Wild flowers in West London.

Bees are having a tough time around the world. Oddly, they are surviving very well in cities. One reason are the wild flower meadows in London and for some summer relief I thought I would tell you the story of the one shown below.

We live in west London, in an area that was farmland as recently as the 1930s and used to produce vegetables and milk for the population of London. When the London underground (the “tube”) was extended into this rural west, housing sprung up around the central and metropolitan lines (Metroland). In our case, the large meadows adjacent to the new housing were left undeveloped due to their propensity to become waterlogged and flooded from the nearby river Brent. Flood prevention schemes have now made such flooding largely a thing of the past and part of the meadows have been turned into a golf course. But the area that you see above is largely left to nature and in the normal course of events the grasses grow copiously and cause the local population to suffer mightily from hay fever between June-August.

Not this year, when a tractor from the local council (Ealing) turned up in March and ploughed the grassy area up! For two months it lay fallow because there was almost no rain in May or June, but after several decent showers the area started to bloom and we all realized that the tractor must also have sown wild flower seeds. Its been a riot of colour for more than a month now and looks likely to continue for a little while yet. The bees love it (it’s not been such a good year for butterflies however). So do the human residents; you can see our house in the background! On a number of occasions now, contemplating the start of a new day, I have wandered out into the meadow, frankly with all thoughts of writing a blog abandoned. Except this one, since I did feel like sharing our pleasure. I cannot share the scent of the flowers however, which is also pretty heady. I should perhaps also mention that rather to the left of the photo above is the river Brent and along its route grows wild mustard in spring and many a bramble bearing luscious fruits in July. Foraging for these is another delight! 

Update on  4th August, 2017. Perivale Park, UB6 9BG

Update on  20th August, 2017. Perivale Park, UB6 9BG

Update on  6th September, 2017. Perivale Park, UB6 9BG

Update on 1st October, 2017, Perivale Park, UB6 9GB


Update on 10th December, 2017.

Update on 19th December, 2017.

Update on 8th May, 2018.

Update on  17th August, 2017. Cayton Green Park. UB6 8BJ.

Update on  11th August, 2017. King George’s Playing Fields, UB1 2QA

Update on  11th August, 2017. Jubilee Park, UB1 2TJ

8 Replies to “Wild flowers in West London.”

  1. Hi Henry. It was great seeing you (and the flowers) this week on my morning commute. Thanks for chronicling this beautiful sight in West London! Best, Chris.

  2. I have contacted the local authority (thanks Brad!!) and he has provided me with a list of all the meadows in West London where wild flower plantings were made this spring:

    Cayton Green Park UB6 8BS
    Jubilee Park  UB1 2TJ
    Spikes Bridge Park  UB1 9AR
    Ealing Common  W5 3NT
    Southall Park  UB1 3BT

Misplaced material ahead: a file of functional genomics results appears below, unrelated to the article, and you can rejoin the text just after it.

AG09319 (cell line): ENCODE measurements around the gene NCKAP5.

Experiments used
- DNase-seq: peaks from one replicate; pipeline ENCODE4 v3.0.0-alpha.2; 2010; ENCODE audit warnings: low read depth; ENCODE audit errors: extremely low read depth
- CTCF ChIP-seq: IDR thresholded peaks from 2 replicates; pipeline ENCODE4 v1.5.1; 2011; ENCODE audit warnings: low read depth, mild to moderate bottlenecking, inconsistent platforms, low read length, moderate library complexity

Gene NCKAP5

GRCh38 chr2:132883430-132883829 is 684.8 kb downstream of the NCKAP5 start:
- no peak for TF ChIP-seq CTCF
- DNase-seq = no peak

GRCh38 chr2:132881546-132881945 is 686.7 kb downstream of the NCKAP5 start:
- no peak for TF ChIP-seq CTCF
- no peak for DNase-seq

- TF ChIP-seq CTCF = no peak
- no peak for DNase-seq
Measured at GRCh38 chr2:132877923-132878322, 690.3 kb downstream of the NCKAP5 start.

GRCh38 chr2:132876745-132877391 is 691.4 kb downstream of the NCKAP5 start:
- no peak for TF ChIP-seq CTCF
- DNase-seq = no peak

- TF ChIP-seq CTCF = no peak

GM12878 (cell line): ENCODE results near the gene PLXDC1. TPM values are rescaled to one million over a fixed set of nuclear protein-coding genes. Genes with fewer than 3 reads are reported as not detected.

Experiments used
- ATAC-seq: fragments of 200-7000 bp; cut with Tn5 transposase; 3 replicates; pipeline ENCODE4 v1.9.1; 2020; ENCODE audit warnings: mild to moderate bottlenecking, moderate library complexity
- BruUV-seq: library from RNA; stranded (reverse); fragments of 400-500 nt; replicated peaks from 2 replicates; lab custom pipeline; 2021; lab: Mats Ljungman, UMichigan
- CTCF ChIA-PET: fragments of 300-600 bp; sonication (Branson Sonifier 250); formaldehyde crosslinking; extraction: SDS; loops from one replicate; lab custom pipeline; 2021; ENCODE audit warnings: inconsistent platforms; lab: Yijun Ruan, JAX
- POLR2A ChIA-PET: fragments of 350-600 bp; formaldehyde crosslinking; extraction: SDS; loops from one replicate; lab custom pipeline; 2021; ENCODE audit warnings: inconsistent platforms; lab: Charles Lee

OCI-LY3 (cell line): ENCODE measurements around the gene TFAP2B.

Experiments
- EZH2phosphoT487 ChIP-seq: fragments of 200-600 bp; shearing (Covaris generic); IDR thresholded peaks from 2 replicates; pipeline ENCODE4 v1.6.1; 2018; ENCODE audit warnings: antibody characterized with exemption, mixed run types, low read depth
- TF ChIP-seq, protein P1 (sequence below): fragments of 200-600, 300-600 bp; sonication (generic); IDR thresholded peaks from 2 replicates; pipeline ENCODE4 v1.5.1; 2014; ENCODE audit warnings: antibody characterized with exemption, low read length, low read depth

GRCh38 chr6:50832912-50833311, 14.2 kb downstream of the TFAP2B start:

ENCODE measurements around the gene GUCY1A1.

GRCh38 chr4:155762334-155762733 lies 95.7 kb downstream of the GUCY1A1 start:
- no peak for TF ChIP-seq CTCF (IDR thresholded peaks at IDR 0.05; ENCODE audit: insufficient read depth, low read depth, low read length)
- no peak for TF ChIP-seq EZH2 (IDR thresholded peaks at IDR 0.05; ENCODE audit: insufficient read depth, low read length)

Walpole Park  W5 5BG
    King Georges Playing Fields  UB1 2QA
    Ravenor Park  UB6 9LB
    Limetrees Park  UB5 5LA
    Northala Fields  UB5 6UQ
    Perivale Park, UB6 9BG

    We hope to visit them and bring back further photos!

    1. Lovely pictures, the mixes used are a mixture of native and non native species. In a way they are better than a true native mix as they tend to flower for longer. But protecting wildlife is not just about pollination. Just as important are plants for insect herbivores to eat over 60% of UK invertebrates are herbivores and they need native plants to eat. The plants they need are generally the common species such as Dock, Stinging Nettle, Cleavers, Bramble, Common Daisy, Creeping Buttercup, Sow Thistles, Thistles and most of all grasses such as Fescues, Bent Grasses, Yorkshire Fog, Cocksfoot Grass , False Brome and Meadow Grasses. I am running London’s first ever woodmeadow at Pinner Recreation Ground and projects at Headstone Green and Pinner Village Gardens and we ensure there is a place for these species, (see facebook improvements to Pinner Recreation Ground, and Friends of Pinner Village Gardens, Harrow Biodiversity and Environment Facebook, Harrow Nature Conservation Forum Facebook

  3. With the managed cut of the “wild” flowers in west London now under way, I have heard that the 2018 planting will be extended to 20 hectares, from the 8 planted in 2017. No doubt new sites will be chosen and I hope to post photos from the 2018 edition next year!

  4. Here is one tangible outcome of the London Nation Park City proposal, a map of station2station walks, incorporating wild flower meadows. See all the walks at http://www.nationalparkcity.london/station_walks . I have highlighted one that incorporates the Perivale park meadow below, with the possibility of more plantings in “Brent Lodge/Bunny Park” and Bitern’s field.

  5. Oleg, The meadows were originally sown with annual flowers, so you will not see them as they were in 2017. Since then the focus both in Perivale park and other neighbourhood parks has been more on perennial seed mixes, albeit focussed on providing birds with winter food and much less so colour for humans. This year a smaller strip of land has been sown with a mix of annuals and perennials, see https://www.perivalepark.london/archives/24003 but we do not expect these to flower until around August (depending on the rains of course)

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